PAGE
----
Thursday morning brought drama to the Senate Judiciary Committee. While the Supreme Court nominee Brett Kavanaugh sat silently, Democrats and Republicans on the committee clashed, exchanging some very personal remarks and attacks, over the process being used for documents from Kavanaugh’s time in the George W. Bush White House. At least one of those documents involved Kavanaugh’s writings and opinions about “racial profiling”—a particular document, in this case, designated as “committee confidential,” meaning not to be released or specifically discussed in public, including in questions to the nominee. On this one, the Democrat Cory Booker said he would defy the majority and release it publicly, even if the Republicans moved to expel him from the Senate.
In an “I am Spartacus” moment, other Democrats, including Dick Durbin, said they would join with Booker, and they almost dared the Republicans, whose point man in this case was Deputy Majority Leader John Cornyn, to go ahead and try.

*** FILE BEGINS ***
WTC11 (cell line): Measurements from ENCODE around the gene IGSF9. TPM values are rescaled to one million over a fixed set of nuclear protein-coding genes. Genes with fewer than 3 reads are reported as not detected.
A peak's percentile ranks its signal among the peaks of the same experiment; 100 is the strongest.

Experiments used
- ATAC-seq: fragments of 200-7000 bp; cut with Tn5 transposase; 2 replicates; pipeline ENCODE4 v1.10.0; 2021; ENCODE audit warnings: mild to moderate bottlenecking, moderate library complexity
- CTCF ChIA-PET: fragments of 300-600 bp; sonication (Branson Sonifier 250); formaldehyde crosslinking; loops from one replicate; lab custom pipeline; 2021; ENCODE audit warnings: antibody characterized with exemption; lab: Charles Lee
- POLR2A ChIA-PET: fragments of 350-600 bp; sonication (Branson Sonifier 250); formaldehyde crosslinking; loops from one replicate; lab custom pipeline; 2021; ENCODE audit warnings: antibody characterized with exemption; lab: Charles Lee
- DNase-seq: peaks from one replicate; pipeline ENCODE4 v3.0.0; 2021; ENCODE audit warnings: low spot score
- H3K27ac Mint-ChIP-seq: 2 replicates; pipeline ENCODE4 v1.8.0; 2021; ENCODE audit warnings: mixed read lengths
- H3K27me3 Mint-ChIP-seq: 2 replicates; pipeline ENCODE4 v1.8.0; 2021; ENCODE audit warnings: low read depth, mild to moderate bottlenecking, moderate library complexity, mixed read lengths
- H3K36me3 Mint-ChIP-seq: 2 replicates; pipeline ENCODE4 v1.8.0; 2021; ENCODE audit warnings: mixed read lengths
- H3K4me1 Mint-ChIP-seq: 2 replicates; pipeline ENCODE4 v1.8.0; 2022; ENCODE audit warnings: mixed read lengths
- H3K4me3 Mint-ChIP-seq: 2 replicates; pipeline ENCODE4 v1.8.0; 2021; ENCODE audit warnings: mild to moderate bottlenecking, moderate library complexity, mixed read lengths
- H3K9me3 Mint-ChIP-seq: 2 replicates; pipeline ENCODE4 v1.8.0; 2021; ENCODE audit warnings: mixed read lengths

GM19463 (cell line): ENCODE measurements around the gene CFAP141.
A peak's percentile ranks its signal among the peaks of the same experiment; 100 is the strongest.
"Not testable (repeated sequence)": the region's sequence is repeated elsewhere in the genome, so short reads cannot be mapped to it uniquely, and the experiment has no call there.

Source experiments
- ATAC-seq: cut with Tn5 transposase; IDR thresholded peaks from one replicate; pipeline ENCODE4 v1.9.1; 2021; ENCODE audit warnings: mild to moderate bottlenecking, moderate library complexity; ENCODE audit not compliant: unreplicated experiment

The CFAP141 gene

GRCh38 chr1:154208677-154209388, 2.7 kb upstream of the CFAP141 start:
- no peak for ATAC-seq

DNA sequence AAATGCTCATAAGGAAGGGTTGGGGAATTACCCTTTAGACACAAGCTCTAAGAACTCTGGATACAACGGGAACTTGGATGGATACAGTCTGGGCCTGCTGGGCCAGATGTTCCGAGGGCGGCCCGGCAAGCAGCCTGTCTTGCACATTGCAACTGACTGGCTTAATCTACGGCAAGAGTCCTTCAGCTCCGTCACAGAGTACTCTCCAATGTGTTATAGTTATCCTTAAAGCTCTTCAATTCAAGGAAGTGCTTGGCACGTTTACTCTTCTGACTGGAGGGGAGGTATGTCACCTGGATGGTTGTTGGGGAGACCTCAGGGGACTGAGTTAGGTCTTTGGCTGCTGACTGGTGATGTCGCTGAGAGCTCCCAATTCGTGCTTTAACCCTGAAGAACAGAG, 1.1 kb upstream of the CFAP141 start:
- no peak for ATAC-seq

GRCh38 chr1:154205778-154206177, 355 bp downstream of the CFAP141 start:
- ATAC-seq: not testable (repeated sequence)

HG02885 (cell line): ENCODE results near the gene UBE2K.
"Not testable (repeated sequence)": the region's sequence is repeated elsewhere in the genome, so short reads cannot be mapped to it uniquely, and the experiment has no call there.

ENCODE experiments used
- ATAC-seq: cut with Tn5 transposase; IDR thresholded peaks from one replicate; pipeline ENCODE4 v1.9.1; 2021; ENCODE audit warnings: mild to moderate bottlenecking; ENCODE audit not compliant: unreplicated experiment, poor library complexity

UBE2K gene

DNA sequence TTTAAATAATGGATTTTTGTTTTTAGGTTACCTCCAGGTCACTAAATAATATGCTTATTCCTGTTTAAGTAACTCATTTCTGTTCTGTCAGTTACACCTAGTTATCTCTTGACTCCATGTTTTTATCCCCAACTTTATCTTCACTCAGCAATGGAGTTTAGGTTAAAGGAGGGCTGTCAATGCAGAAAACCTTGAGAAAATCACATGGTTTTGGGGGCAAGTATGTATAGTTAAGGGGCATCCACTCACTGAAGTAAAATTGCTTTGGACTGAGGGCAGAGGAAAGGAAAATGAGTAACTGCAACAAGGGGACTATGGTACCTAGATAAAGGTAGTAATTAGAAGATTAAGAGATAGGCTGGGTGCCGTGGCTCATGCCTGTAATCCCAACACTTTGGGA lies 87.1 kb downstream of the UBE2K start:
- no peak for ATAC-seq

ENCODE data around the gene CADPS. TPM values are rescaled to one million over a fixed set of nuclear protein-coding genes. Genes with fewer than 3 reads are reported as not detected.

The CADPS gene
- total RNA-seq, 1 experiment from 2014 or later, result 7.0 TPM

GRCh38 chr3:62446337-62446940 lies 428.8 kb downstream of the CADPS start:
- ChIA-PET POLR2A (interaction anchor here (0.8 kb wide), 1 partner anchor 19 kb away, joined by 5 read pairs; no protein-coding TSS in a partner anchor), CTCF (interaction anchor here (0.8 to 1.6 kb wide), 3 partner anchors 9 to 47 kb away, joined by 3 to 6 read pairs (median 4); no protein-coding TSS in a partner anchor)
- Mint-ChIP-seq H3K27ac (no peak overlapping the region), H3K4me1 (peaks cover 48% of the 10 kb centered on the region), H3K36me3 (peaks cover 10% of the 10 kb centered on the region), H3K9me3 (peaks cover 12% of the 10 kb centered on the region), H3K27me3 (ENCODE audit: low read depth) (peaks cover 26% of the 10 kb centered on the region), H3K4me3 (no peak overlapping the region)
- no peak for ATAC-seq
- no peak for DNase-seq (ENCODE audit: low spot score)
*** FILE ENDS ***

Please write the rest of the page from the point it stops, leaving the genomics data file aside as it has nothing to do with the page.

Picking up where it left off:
The level of acrimony here was, well, unusual. We have had highly charged Supreme Court nominations before, including those of Robert Bork and Clarence Thomas; before that, the Richard Nixon nominees Clement Haynsworth and G. Harrold Carswell; and the Lyndon B. Johnson nominee Abe Fortas, who was subject to the only filibuster in history on a Supreme Court nominee. But in the cases of Bork and Thomas, as well as those of nominees such as Elena Kagan and Sonia Sotomayor, the ideological and partisan division, which at times spilled over into over-the-top rhetoric, was managed through a fundamentally cooperative relationship between the chair and the ranking minority member on the committee, even when they disagreed deeply and passionately. That includes the case of the first Donald Trump nominee, Neil Gorsuch. Of course, there was no direct committee acrimony on Barack Obama’s nomination of Merrick Garland—because there was no process. Majority Leader Mitch McConnell refused to meet with Garland, much less hold a hearing, and no Republican in the Senate objected to this unique breakdown in norms.